Technical Guide Vervet Monkey 29-06-2020
Vervet monkeys, Cercopithecus aethiops, are an endemic species to KwaZulu Natal; occurring in a wide range of habitats throughout the province. Monkeys have adapted well to humans and have in many cases proliferated as a result of human behaviour or practises.
Minister of Biodiversity and Conservation Meeting 26 Mar 2020
The meeting was attended by Adri, Dries and myself for HAWASA. Minister Barbra Creecy and DDG for Biodiversity & Conservation, Shonisani Munzhedzi for the department. The scheduled time was one hour.
WRSA News / Nuus November 2020
After more than 7 months, the tourism industry breathes a massive sigh of relief as international travel restrictions to South Africa have finally been lifted. Na meer as 7 maande, slaak die toerismebedryf ’n groot sug van verligting omdat die internasionale reisbeperking na Suid-Afrika uiteindelik opgehef is.
CHASA Submission To DEA High Level Panel
CHASA Submission as invited in Notice 221 of 2020
WILDLIFE MANAGEMENT PORTFOLIO REPORT
By Neville van Lelyveld
• Bi-monthly Anti-Poaching Collaboration Network meetings were held.
• Quarterly Wildlife Management meetings held with President and CEO.
• 10th May – we did a Protected Game species release in Dargle – this is a direct result of the relationship built through the Anti- Poaching Collaborative Network programme.
• 11th May – we attended the WESSA AGM in Himeville, this gave us an opportunity to meet up with old contacts and to network with some new ones.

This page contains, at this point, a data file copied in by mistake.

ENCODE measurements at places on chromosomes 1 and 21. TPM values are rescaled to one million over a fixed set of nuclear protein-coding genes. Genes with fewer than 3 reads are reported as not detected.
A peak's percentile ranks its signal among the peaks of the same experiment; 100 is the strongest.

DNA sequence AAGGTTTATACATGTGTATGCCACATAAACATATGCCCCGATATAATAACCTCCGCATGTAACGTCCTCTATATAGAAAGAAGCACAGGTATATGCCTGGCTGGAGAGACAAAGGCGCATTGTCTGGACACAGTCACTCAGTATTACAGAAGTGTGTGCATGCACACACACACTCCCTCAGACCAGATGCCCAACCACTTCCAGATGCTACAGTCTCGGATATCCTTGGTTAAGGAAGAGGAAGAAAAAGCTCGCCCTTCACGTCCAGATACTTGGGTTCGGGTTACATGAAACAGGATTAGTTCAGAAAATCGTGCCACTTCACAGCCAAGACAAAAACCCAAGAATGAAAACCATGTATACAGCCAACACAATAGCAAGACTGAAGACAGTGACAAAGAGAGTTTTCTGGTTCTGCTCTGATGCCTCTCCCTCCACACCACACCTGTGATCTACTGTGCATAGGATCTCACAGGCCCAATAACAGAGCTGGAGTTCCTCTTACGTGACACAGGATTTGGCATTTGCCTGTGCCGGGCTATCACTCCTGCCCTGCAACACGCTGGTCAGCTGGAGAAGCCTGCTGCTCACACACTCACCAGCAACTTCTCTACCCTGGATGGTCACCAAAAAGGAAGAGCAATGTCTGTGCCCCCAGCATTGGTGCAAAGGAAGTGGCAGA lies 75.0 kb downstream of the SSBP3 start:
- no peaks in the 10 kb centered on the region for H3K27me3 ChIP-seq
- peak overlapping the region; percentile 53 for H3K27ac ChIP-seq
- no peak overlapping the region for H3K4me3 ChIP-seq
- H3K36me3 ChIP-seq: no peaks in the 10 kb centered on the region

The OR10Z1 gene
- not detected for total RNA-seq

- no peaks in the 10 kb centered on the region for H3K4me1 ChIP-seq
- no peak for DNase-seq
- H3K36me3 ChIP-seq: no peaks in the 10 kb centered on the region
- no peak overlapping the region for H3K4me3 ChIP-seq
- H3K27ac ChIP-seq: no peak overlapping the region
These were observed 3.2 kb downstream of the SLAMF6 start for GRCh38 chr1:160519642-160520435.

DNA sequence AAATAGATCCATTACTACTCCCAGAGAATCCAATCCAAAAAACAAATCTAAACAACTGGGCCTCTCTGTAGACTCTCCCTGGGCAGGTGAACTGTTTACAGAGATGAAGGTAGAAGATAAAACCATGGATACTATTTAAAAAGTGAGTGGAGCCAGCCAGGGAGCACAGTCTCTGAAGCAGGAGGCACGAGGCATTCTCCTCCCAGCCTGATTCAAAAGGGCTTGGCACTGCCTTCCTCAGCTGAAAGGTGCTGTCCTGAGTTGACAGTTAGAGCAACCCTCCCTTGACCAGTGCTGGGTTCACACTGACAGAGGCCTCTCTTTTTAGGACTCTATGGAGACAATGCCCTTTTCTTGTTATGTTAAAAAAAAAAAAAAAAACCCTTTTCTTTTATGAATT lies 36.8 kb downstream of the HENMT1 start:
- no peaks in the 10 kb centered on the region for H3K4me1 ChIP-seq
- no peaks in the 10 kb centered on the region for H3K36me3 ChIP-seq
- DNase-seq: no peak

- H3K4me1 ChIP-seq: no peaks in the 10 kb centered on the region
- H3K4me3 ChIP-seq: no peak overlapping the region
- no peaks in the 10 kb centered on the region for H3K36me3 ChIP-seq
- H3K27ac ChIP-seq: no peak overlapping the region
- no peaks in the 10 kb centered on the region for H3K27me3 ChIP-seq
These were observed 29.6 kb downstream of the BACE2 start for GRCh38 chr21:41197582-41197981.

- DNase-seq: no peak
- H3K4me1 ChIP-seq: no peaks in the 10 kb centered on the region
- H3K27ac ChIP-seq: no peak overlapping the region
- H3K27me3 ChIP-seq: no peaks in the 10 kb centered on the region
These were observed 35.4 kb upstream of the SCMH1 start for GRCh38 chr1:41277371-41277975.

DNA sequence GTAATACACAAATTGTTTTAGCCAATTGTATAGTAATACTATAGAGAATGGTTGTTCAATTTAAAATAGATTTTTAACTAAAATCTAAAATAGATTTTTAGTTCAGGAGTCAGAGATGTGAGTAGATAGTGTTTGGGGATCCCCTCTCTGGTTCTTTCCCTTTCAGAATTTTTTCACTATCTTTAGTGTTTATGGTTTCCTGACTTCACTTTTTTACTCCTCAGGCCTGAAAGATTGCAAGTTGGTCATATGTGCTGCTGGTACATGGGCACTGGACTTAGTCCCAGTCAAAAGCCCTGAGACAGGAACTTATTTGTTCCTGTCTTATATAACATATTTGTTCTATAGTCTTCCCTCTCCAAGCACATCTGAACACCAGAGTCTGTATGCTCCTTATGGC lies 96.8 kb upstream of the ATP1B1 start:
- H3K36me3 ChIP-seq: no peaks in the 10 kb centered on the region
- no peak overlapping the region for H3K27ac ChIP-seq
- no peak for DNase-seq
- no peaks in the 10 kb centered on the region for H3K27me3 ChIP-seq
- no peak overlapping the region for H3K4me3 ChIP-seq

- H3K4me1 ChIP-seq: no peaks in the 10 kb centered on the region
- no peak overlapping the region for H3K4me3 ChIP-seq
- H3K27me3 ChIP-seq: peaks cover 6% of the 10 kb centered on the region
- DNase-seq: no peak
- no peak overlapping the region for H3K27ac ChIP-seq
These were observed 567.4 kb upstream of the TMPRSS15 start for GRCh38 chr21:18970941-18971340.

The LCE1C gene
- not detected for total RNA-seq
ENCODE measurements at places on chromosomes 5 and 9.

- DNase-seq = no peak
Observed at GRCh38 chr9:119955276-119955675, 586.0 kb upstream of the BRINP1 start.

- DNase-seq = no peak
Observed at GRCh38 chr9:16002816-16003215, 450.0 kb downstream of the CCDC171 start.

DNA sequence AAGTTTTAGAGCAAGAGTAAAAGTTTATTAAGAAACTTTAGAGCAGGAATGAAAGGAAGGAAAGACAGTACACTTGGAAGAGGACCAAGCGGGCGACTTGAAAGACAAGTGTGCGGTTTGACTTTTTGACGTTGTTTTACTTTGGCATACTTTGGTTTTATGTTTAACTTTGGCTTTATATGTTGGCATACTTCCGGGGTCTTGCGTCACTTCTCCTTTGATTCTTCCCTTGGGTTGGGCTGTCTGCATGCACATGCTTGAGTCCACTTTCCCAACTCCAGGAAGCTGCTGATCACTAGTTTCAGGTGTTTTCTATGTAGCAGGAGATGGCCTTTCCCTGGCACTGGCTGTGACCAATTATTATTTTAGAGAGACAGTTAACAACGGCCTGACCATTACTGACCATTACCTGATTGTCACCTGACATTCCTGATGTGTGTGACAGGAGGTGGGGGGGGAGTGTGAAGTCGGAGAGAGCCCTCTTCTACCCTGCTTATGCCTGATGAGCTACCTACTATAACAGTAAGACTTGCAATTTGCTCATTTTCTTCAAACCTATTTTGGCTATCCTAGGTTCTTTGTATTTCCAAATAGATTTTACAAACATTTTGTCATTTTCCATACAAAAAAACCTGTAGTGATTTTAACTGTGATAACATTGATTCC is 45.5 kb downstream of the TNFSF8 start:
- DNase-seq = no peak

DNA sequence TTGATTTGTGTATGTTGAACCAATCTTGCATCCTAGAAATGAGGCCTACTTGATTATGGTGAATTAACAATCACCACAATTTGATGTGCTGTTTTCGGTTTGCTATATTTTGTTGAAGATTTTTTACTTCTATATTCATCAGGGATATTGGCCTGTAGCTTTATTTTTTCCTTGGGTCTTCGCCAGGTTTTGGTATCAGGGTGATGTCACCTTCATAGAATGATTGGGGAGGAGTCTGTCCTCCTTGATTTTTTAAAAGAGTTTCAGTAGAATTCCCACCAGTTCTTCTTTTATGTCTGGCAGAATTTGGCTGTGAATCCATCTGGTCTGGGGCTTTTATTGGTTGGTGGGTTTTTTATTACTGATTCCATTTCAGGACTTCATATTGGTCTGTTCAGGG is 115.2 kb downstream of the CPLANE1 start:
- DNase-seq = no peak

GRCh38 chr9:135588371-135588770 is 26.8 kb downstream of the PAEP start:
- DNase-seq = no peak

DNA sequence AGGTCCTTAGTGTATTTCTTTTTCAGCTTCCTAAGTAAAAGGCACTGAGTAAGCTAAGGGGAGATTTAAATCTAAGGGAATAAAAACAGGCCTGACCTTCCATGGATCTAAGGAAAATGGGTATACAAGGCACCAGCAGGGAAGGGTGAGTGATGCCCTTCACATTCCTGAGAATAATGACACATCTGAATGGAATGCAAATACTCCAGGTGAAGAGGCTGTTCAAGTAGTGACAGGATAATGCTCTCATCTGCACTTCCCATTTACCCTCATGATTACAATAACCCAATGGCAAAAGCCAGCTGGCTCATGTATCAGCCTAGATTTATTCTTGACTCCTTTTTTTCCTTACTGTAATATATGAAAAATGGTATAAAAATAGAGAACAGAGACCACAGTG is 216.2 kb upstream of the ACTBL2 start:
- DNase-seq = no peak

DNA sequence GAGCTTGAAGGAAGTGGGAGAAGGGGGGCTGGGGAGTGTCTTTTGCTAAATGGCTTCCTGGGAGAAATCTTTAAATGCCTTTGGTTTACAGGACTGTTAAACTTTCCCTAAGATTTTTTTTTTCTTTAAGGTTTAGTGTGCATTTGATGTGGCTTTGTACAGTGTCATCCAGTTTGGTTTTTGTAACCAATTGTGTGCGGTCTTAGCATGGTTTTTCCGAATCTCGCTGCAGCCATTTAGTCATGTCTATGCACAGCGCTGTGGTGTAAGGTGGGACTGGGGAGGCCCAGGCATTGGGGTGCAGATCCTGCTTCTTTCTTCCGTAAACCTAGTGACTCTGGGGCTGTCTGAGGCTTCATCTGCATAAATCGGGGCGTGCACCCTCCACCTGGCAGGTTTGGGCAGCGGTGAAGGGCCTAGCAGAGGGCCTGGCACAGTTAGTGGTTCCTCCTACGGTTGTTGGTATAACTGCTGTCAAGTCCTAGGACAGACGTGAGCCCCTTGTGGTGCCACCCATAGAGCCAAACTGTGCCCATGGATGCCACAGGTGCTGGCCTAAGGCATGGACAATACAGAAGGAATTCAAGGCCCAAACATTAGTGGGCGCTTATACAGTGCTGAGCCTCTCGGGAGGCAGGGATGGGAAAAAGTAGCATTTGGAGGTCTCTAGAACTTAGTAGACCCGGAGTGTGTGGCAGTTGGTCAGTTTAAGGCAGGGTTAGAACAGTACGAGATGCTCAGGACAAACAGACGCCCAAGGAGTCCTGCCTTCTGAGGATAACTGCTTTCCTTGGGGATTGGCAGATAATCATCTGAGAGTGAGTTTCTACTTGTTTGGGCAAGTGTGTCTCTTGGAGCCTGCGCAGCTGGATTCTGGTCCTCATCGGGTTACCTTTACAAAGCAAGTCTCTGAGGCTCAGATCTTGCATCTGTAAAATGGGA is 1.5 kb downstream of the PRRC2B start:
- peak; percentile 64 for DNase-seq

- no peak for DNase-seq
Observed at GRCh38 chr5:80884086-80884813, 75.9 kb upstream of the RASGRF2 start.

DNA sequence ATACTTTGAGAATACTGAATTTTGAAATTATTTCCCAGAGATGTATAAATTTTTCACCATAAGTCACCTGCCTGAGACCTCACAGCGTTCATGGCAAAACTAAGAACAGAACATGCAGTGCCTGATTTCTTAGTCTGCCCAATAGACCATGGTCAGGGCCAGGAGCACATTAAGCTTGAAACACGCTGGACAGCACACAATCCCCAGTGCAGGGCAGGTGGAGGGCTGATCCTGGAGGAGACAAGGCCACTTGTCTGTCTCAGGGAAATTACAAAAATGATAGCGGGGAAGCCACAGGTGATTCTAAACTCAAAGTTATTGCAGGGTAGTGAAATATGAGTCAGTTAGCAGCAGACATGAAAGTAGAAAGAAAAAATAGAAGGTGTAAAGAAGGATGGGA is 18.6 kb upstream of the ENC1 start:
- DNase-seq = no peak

• Numerous successful anti-poaching operations have taken place this year which resulted in approximately 8 times more conviction than last year.
• The Anti-Poaching Collaboration Network has gone through a tremendous growth which has resulting in 2 restructures during this year.
• The focus of the team was on legislation and updating and education thereof as this was identified as a weakness in the past. This program is well on its way.
• 15th April Brian Jones (SACAN) and I met with the Honoury Officers executive to create a better working relationship the HO’s.
• 14th Of April Brian Jones, Debbie Preston and I did a presentation evening at the Balgowan Conservancy addressing the various illegal hunting activities going on in this area.
• 17th Of April Darlene Bond (PMB HO group chairperson), Brian Jones and I met at the SACAN office to address the various cases of illegal hunting with dogs in and around the PMB area.
• 30th of July the SACAN team and I did presentations to the Creighton Farmer’s Union and Magma security in Creighton. This was a very successful and fruitful day. This was also done at the request of the Creighton Farmer’s Union due to the high level of illegal dog hunting taking place in the area.